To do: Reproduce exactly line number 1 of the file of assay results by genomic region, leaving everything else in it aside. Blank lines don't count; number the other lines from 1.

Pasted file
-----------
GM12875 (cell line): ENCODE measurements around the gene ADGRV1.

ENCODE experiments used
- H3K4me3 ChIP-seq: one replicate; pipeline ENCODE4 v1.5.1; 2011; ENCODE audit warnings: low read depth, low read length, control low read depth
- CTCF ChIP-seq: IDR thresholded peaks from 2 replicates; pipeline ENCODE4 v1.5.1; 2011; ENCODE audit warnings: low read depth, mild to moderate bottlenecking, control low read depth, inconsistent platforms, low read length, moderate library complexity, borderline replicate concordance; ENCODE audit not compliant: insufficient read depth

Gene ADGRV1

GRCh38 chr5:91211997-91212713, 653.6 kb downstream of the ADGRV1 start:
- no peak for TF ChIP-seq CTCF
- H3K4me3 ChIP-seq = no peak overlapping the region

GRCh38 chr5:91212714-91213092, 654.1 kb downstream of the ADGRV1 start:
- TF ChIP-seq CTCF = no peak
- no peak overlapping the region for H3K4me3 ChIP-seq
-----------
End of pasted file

GM12875 (cell line): ENCODE measurements around the gene ADGRV1.